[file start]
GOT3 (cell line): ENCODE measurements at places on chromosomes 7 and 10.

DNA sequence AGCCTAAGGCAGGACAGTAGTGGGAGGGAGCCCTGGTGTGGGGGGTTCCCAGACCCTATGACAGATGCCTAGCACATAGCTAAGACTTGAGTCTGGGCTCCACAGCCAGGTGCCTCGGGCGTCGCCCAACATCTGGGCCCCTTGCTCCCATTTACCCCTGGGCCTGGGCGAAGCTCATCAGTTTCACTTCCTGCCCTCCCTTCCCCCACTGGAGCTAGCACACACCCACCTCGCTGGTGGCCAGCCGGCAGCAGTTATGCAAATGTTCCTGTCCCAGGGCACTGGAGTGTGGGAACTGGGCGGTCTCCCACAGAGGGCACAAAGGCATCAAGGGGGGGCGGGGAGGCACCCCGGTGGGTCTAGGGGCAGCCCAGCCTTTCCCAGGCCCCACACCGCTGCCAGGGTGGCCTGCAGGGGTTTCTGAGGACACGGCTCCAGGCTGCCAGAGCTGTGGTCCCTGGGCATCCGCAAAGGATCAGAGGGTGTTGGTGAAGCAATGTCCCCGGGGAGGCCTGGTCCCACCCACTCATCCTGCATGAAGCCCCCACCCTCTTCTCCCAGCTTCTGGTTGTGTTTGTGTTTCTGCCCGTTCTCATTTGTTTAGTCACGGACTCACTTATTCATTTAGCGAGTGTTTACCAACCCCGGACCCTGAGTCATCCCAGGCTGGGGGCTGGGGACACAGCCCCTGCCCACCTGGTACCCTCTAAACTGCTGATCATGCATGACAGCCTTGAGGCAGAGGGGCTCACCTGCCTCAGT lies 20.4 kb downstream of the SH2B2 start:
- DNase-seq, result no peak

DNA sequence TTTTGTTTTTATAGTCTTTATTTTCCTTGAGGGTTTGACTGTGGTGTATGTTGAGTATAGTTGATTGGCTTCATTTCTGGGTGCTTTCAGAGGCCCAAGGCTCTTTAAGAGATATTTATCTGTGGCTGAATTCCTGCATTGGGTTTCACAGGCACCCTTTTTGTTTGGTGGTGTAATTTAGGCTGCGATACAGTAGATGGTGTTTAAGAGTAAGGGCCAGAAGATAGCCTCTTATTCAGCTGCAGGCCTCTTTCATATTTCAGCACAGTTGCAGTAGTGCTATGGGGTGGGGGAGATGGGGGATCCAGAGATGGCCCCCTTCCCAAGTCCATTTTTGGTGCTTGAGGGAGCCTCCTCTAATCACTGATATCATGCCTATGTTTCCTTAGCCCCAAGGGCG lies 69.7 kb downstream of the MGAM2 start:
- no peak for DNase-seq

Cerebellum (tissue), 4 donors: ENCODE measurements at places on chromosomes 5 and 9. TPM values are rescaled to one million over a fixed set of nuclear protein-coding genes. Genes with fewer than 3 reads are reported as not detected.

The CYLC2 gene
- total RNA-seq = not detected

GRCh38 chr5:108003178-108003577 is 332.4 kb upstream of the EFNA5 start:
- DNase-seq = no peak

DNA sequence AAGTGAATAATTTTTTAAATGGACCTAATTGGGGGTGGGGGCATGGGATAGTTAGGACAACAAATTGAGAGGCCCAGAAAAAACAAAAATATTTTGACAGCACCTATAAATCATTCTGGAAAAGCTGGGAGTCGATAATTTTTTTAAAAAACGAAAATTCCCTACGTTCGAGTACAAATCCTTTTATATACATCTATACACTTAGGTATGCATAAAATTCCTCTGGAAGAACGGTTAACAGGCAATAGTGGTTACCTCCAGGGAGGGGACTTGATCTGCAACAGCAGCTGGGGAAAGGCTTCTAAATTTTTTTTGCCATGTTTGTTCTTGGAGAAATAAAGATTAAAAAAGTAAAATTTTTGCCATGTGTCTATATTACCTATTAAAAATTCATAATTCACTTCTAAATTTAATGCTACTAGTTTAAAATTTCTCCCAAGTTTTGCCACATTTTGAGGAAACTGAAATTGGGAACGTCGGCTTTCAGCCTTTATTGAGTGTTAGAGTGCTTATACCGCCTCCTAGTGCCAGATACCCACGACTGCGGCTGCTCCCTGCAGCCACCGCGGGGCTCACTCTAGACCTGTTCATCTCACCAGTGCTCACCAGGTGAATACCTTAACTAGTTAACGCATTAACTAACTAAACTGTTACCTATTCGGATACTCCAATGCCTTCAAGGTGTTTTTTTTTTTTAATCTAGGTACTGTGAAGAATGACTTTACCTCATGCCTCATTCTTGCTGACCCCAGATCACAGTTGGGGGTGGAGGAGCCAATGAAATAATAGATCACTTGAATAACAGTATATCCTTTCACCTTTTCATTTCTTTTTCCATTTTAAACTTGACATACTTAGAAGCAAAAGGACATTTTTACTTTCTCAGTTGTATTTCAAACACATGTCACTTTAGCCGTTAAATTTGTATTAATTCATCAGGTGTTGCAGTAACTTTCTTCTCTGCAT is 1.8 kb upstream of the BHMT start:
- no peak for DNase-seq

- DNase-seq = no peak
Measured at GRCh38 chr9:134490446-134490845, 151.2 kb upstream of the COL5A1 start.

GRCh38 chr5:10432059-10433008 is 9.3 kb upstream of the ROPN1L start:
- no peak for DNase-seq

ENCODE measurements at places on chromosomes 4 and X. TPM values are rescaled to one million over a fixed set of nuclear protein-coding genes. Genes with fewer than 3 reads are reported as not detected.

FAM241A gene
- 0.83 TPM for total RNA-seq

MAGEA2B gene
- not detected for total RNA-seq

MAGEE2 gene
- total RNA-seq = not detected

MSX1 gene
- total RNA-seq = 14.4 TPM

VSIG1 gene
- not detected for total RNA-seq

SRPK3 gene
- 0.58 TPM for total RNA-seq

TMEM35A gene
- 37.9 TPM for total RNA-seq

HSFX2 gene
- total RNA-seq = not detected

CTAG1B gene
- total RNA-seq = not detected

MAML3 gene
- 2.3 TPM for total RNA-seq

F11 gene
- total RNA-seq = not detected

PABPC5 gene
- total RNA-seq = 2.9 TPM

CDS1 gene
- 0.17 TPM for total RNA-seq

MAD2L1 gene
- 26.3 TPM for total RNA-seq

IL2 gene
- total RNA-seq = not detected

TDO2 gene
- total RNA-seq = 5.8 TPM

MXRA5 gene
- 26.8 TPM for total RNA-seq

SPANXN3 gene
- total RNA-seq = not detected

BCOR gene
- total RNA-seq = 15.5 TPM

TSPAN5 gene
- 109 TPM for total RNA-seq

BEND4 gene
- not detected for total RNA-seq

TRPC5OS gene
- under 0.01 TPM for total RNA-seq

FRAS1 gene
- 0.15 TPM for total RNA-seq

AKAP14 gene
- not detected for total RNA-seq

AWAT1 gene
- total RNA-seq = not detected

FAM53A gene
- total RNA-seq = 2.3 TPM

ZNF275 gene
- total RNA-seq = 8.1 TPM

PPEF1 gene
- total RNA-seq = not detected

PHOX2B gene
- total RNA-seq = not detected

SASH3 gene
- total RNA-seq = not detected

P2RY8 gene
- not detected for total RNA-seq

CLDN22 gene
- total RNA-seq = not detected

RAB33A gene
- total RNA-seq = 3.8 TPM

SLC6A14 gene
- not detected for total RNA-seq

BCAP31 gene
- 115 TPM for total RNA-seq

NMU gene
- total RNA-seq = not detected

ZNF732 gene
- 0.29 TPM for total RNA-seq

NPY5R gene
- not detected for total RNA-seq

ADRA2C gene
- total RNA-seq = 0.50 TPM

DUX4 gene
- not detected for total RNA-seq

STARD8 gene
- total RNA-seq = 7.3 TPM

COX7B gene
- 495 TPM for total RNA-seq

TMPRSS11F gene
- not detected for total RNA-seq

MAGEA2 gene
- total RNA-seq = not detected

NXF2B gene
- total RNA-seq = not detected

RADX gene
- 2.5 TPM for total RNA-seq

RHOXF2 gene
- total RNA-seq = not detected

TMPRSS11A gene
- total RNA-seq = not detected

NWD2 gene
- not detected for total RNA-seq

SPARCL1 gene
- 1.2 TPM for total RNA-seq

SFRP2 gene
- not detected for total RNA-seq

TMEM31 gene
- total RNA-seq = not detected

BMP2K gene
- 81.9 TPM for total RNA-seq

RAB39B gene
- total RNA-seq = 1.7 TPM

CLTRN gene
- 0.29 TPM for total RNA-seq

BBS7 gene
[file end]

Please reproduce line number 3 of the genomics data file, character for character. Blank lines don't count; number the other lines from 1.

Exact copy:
- DNase-seq, result no peak